NEW ORLEANS —
Many questions still linger: Will the fishing industry recover? Will the environment bounce back completely? Will an oil-hungry public ever accept more deepwater drilling?
"It seems like it is all gone," said Tyler Priest, an oil historian at the University of Houston. "People have turned their attention elsewhere. But it will play out like Exxon Valdez did. There will be 20 years of litigation."
Most scientists agree the effects "were not as severe as many had predicted," said Christopher D'Elia, dean at the School of the Coast and Environment at Louisiana State University. "People had said this was an ecological Armageddon, and that did not come to pass."
Biologists are concerned about the spill's long-term effect on marine life.
"There are these cascading effects," D'Elia said. "It could be accumulation of toxins in the food chain, or changes in the food web. Some species might dominate."
Meanwhile, accumulated oil is believed to lie on the bottom of the Gulf, and it still shows up as a thick, gooey black crust along miles of Louisiana's marshy shoreline. Scientists have begun to notice that the land in many places is eroding.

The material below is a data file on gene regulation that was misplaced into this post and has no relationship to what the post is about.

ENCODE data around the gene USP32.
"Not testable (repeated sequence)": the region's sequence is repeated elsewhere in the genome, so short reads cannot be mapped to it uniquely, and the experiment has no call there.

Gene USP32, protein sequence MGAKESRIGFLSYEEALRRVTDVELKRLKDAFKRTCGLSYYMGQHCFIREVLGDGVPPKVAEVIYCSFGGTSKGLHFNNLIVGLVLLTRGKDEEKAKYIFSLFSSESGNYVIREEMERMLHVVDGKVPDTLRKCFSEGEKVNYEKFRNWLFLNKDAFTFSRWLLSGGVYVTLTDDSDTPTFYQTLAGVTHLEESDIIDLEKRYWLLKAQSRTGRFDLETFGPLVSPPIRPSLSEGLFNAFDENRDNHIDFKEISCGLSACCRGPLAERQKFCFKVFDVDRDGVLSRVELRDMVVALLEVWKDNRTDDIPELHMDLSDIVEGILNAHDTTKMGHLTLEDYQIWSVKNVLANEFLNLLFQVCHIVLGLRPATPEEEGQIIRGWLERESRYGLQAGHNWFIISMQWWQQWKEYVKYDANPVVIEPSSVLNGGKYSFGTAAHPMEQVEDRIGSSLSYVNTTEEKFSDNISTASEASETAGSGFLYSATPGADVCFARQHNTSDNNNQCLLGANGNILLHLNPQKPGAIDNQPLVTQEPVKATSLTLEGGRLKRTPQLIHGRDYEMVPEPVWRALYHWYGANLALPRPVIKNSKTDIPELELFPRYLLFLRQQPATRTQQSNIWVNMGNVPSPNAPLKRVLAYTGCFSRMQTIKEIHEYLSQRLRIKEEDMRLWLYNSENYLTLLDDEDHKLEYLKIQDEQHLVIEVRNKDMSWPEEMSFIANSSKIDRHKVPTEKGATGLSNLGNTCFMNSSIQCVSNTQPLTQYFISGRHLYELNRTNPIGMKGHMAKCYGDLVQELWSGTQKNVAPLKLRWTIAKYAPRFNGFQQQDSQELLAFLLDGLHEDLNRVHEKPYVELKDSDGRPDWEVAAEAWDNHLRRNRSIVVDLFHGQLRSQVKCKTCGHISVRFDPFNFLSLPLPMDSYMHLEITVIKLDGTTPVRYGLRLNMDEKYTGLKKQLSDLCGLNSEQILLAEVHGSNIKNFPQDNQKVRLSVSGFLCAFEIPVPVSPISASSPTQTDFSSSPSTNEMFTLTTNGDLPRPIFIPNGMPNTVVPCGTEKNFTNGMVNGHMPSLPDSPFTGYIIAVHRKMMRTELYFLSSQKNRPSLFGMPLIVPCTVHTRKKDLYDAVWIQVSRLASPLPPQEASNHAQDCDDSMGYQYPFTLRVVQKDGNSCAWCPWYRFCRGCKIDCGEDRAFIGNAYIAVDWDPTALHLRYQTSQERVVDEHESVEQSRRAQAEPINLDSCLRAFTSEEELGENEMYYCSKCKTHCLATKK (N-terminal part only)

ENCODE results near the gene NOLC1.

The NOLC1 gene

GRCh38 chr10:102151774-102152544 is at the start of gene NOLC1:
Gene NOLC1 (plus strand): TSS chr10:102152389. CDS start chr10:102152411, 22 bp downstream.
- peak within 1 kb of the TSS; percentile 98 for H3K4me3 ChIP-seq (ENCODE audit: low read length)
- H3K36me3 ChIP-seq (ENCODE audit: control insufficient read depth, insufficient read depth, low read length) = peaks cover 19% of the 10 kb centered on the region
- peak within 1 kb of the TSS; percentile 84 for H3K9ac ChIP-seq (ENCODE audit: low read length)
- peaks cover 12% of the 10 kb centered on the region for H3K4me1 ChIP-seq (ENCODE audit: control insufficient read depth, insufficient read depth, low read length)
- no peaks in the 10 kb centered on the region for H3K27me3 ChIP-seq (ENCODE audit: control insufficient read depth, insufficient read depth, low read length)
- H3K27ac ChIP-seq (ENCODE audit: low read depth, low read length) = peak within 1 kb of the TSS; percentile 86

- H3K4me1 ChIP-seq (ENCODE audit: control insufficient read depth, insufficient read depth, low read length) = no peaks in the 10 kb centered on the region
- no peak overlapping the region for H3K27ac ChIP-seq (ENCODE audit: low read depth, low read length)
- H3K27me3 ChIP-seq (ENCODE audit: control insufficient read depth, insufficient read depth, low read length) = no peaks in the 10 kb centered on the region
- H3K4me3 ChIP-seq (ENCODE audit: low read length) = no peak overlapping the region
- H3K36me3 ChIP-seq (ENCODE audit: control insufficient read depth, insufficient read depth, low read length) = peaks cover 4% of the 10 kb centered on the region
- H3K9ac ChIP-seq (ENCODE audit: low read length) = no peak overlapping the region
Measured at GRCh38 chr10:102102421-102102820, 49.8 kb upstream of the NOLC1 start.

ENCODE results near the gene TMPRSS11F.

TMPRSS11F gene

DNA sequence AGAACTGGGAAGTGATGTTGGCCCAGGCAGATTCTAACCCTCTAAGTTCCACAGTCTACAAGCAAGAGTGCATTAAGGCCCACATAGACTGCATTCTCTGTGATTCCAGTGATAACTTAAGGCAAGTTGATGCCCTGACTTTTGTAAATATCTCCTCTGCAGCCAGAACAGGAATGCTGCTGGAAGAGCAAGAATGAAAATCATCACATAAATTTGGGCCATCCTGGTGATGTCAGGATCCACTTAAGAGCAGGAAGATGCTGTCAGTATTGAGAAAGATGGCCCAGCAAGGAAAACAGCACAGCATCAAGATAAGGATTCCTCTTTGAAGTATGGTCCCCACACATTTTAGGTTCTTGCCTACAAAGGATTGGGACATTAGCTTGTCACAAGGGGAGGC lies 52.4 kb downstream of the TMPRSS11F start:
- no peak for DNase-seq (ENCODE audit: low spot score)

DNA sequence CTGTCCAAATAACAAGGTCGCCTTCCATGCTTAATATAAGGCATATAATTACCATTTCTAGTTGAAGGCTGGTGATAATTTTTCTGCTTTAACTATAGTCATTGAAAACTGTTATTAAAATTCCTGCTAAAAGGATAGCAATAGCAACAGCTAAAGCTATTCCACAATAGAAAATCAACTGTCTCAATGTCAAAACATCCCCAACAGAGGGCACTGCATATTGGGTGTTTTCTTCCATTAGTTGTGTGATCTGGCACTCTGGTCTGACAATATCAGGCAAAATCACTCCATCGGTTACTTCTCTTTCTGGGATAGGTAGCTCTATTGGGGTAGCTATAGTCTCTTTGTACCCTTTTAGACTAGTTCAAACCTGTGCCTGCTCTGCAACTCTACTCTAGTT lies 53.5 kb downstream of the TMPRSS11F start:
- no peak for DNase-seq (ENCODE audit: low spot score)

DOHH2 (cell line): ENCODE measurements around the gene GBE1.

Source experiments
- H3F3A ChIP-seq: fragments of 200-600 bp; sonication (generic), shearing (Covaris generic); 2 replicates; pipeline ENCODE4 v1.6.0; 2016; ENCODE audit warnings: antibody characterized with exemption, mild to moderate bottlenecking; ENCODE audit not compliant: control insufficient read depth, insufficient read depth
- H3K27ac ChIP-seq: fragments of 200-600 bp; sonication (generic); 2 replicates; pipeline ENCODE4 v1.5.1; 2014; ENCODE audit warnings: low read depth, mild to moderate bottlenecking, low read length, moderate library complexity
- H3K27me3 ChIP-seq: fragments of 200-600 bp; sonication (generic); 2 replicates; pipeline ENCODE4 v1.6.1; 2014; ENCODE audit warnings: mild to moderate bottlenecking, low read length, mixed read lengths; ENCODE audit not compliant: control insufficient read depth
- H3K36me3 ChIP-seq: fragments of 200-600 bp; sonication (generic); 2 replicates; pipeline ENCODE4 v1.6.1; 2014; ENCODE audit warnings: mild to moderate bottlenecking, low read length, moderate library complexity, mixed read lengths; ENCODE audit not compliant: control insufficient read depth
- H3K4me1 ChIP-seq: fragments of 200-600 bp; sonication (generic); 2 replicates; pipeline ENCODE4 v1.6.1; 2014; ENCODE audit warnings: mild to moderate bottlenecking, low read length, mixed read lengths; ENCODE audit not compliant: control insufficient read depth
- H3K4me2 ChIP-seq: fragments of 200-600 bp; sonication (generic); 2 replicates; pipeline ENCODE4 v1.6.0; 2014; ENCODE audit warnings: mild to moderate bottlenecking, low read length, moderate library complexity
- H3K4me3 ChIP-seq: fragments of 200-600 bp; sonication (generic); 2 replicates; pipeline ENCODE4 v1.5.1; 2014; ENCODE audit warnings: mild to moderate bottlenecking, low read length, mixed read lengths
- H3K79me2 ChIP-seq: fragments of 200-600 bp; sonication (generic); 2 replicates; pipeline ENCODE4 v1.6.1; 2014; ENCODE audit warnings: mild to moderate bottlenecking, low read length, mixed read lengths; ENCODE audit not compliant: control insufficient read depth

For example, on Cat Island, a patch of land where pelicans and reddish egrets nest among the black mangroves, Associated Press photographs taken a year ago compared with those taken recently show visible loss of land and a lack of vegetation.
"Last year, those mangroves were healthy, dark green. This year they're not," said Todd Baker, a biologist with the Louisiana Department of Wildlife and Fisheries.
Land is eroding on sites where the oil has killed vegetation, he said.
On a tour of the wetlands Tuesday, Robert Barham, Louisiana's wildlife secretary, showed reporters the lingering damage.